Start Your Lawn Tractors!

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Courtesy Bruce Kaufman/U.S. Lawn Mower Racing Association/

If you’ve ever had the impulse to open your lawn mower’s throttle to see what that baby can do on the straightaway, have we got an event for you. What began as a one-time event to promote a product has grown into a national motor sport. Maybe it has your name all over it.

In 1992, Gold Eagle Co., which manufactures STA-BIL Fuel Stabilizer, organized the first STA-BIL Nationals, a race for lawn mowers. The fun has taken off from there, to include 20 regional and mowdown races across the country. That year also brought the formation of the U.S. Lawn Mower Racing Association, based in Glenview, Illinois, and the inaugural national races were held over the Labor Day weekend near Chicago.

Racers are grouped according to mower equipment, and the lawn mower’s horsepower and modifications are taken into account to determine in which class a racer and his mower will compete.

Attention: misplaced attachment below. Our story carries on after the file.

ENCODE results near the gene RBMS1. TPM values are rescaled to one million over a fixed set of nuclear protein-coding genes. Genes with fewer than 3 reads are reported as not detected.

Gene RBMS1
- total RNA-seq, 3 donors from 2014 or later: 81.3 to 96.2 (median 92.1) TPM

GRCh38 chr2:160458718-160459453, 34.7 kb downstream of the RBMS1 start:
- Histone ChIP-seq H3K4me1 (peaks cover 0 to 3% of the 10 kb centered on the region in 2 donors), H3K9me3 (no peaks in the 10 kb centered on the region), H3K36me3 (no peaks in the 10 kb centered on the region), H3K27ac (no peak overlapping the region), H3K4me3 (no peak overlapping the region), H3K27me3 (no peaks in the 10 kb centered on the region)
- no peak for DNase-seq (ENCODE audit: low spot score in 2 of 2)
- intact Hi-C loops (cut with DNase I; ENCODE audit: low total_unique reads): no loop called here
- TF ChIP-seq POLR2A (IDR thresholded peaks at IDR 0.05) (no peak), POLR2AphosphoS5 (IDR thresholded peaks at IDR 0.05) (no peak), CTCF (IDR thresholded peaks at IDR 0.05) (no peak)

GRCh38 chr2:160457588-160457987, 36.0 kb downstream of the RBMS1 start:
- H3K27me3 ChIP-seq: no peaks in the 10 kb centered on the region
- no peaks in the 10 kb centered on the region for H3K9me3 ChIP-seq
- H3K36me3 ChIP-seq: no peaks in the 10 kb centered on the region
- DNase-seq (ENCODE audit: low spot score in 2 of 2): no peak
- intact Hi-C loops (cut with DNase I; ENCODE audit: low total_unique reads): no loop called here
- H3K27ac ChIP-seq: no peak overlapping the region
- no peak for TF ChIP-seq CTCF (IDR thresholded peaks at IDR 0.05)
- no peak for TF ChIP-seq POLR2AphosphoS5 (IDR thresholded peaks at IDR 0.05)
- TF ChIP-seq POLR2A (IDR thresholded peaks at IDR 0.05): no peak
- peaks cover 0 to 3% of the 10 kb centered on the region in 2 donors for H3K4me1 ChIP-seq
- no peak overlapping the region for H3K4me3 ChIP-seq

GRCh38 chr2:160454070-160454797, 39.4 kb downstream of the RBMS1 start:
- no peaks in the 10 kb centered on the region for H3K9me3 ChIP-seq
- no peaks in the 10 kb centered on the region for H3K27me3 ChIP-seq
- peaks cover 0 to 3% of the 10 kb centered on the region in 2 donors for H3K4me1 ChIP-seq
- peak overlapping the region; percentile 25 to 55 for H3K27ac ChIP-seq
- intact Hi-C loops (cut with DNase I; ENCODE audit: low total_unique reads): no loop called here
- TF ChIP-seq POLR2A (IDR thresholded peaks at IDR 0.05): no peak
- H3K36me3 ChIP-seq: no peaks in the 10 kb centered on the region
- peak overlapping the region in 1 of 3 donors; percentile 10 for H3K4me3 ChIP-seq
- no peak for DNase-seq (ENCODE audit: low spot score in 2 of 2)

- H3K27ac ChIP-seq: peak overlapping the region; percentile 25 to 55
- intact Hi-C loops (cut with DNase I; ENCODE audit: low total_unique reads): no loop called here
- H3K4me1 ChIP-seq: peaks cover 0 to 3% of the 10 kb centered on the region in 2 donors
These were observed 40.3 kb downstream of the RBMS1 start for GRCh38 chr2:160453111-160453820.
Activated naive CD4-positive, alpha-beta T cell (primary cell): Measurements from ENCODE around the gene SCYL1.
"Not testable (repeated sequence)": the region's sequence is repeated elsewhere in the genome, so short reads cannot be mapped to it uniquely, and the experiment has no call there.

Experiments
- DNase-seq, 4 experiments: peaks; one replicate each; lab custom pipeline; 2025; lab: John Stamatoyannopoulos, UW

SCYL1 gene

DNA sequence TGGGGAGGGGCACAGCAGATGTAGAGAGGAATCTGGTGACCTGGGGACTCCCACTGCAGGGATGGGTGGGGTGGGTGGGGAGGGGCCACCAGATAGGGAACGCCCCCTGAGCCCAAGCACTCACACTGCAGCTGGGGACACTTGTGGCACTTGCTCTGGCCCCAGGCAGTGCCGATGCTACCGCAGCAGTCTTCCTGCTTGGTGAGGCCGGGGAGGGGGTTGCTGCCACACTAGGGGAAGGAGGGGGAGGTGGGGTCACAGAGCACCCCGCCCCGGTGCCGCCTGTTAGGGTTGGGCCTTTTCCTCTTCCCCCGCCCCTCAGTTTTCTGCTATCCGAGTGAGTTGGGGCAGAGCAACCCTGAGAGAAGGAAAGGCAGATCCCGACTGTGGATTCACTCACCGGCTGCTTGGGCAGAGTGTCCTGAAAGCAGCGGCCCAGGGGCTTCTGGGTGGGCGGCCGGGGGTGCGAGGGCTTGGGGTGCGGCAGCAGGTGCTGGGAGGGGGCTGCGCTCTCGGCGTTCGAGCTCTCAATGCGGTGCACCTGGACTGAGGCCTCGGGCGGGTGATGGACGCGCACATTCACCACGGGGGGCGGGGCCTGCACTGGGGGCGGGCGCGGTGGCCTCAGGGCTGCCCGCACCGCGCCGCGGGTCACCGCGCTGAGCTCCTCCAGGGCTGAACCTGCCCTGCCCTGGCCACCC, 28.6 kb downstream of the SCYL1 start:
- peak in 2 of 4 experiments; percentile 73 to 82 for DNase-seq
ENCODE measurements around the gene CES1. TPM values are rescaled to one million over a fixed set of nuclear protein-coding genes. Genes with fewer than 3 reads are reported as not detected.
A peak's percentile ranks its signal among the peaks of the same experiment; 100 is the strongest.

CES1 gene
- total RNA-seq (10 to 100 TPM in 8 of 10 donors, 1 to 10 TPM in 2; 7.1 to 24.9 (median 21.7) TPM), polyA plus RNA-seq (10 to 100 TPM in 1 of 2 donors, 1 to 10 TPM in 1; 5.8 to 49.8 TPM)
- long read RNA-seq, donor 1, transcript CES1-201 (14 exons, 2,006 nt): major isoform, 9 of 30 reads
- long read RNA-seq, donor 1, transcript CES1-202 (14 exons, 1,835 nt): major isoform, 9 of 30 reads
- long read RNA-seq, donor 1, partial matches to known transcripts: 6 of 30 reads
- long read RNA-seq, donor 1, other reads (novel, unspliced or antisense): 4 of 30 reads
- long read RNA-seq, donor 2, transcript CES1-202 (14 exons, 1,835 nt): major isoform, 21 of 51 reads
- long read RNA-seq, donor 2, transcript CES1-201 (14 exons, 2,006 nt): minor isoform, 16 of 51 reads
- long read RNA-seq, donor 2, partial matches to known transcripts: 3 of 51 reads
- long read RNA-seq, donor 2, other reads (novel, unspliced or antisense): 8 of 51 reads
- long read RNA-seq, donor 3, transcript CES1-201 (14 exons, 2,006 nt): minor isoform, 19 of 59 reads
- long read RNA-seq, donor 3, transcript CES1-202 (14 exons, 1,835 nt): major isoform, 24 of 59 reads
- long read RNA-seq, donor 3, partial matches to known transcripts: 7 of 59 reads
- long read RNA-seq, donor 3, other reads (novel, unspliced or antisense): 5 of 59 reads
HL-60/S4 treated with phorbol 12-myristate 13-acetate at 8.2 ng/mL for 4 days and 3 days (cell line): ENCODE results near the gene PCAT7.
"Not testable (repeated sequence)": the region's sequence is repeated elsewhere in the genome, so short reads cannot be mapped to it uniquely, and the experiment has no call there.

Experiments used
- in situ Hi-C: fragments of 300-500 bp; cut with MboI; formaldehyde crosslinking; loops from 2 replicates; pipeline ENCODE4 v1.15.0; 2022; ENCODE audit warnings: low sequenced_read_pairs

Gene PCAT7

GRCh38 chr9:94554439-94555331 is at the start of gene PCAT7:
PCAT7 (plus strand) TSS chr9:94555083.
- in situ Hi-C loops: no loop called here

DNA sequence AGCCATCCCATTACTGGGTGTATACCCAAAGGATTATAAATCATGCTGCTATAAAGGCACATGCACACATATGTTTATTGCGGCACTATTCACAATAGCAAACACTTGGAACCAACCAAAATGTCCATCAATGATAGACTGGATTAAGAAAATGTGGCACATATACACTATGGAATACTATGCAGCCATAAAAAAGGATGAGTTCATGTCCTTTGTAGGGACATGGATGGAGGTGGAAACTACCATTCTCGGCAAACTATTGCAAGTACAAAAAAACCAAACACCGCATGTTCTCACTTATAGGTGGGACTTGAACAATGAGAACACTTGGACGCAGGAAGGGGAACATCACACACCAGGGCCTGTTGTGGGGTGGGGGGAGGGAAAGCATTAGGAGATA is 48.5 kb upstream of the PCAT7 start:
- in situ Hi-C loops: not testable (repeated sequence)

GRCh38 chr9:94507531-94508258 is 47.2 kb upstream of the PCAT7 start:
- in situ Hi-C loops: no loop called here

For instance, the Stock Class is for everyday lawn mowers that could roll out of any garage in the country. The IMOW class is highly regulated so mowers with similar modifications are competing, while the Prepared and Factory Experimental classes are for souped-up machines with additional modifications.

Modifications for the Prepared and Factory Experimental classes may include modified engines with more horsepower and aftermarket engine parts, smaller front wheels and larger back wheels, a kart clutch or a torque converter drive system.

When racing, a mower’s blades are removed, an automatic shut-off switch is installed or enabled, and all of the mower’s factory safety guards are used. A racer also wears protective clothing and a helmet.

The 2007 dates include races in Clements, Maryland, July 13 and 14; in Sparta, Mississippi, July 21-22; in Austin, Minnesota, August 10; in Morris, Minnesota, August 11; and in Delaware, Ohio, September 1-2.

For more information on the U.S. Lawn Mower Racing Association, including how to join and compete in races, visit the Web site at

And be sure to send us photographs if you go; email them to